Florence Lunnon applauds TDTC’s production of John and Jen, a musical unravelling the emotional struggles of sibling and parental relationships.
As we head into June and (hopefully) more optimistic times, it is interesting to reflect on how we have had to adapt to our circumstances this year: establishing online connections, acclimatising to platforms such as Zoom and, overall, compensating for the joys we once shared in-person. Many activities have flourished in their new contexts, and the impossibilities of attempting a virtual musical were completely surpassed in TDTC’s recent production of John and Jen.
The first act briefly follows the childhood of John and Jen, played by Archie Collins and Anna Pycock, who instantly initiate a warm and nostalgic sibling relationship. Following solder John’s unfortunate death in Vietnam, the second act leaps forward in time. It turns the story’s focus to Jen’s relationship with her son (her brother’s namesake) and the tensions that arise from Jen’s maternal overprotectiveness, as she is plagued by the guilt of the last interaction she had with her brother.
This musical was aptly chosen as it appeared uninhibited by the restrictions we face from online productions. The virtual platform helped emphasise the sibling’s separation in age, location, and sex. In Act Two, it served as a physical communication barrier between mother and son, also separated by generation and life experience.
However, there were also moments when this separation was transcended, particularly within the first act. Such a moment, and probably one of the most emotional scenes of the play, was the song shared between the siblings as Jen prepared to go to college. Pycock and Collins perfectly captured this bittersweet farewell of ‘passing the torch’, emphasised by the pair’s silent handshake. The camera panned from Pycock to Collins, both with their arms outstretched, and the virtual barrier was shifted as we almost felt their physical connection. This directorial choice was subtle and delicate, but it made their close relationship feel tenfold closer. The moment amplified Jen’s heartache following John’s subsequent death and aptly justified Jen’s controlling relationship over her son in the later act. The gesture was so recognisable that it was almost a lost opportunity that it was not echoed in a similar way at the end of the show, in the parallel scene of John leaving to college. That said, the overall choreography of the song sequences was naturalistic and compelling.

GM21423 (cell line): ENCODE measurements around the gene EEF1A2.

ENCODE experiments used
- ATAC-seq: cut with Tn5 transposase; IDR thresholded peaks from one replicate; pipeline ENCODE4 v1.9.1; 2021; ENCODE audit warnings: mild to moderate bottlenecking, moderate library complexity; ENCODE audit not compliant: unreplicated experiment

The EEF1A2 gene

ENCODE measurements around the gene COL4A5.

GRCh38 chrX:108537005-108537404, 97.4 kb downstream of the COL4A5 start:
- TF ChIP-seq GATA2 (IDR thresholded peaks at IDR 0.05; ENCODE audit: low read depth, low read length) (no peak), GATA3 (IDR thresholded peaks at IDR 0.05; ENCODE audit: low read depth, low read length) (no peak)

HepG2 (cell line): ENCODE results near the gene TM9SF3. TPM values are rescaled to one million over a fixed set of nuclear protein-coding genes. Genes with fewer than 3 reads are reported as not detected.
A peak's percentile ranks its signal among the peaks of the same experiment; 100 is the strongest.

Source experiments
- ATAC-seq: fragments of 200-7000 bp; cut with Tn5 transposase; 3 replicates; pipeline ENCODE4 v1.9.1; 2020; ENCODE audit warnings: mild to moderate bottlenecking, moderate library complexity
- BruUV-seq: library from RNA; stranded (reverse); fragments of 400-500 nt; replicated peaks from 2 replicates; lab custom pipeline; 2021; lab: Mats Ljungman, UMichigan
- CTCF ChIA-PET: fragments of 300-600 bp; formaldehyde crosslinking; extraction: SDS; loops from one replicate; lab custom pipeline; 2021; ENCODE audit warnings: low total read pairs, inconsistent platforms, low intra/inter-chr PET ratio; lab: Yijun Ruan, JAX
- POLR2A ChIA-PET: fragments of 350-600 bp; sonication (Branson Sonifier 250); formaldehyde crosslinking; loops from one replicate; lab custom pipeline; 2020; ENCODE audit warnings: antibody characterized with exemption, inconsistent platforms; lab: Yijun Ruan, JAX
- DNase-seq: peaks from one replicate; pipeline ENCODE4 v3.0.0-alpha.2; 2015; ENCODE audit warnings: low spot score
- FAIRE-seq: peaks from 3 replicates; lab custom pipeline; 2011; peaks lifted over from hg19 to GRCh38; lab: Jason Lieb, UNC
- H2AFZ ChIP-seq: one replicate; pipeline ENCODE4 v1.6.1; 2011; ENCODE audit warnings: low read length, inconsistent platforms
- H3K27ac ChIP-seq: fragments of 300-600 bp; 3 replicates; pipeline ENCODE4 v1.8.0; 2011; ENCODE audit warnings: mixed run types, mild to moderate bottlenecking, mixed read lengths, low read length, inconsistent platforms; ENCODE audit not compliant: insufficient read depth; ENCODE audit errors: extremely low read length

My favourite scene occurred in the second act, while John and Jen (mother and son) prepared for Christmas. Collins’ portrayal of the 5-year-old version of both Johns was naive and lovable; this is a feat itself, as adults-playing-children can often be uncomfortably fake. In this particular scene, John presented an awful hand-made gift to his mother. Pycock’s expression said it all: that classic face of a mother ‘grateful’ for yet another cardboard box was hilarious.
This is just one highlight from an incredibly challenging piece to perform. Pycock and Collins mastered their characters at each stage of life and handled the variety of multi-rolling smaller parts successfully. The choice to cast just two characters allowed the sibling’s childhood isolation to shine and the omnipresence of the abusive father figure feel much more foreboding. The alterations in character were effectively marked by camera location changes and thoughtful costume prompts. Although there were a few absences of essential props, credit must go to the directors (Ava Siena Cohen and Sarah Callow) for their commitment to displaying the vivid and vibrant icons of the cultural revolution occurring in America from the 1960s-1980s.
Despite the technical demands of the music score, both Collins and Pycock flourished in their representations. The timing of the duets was remarkably accurate and acts as clear evidence of the diligence that the Music Directors (Chiara Fahy-Spada and Vivienne Shaw) and the actors put in to achieve this. The choice to include a piano score (provided by Josh Tarrier) specifically tailored to this production allowed some of the physical presence of musical theatre to penetrate past the screen. The pauses, silences, and transitions that usually became difficult when performing ‘karaoke’ were unnoticeable. This again reflects the (mostly) impeccable coordination of all those musically involved and the editing skills of James Tillotson and Archie Collins.
Overall, John and Jen is a nostalgic look back on childhood and a meaningful reflection on familial relationships that serves as a welcome break from exams. The hard work that went into this production is evident, and the show was thoroughly worth a watch.
Image credit: Erin Waks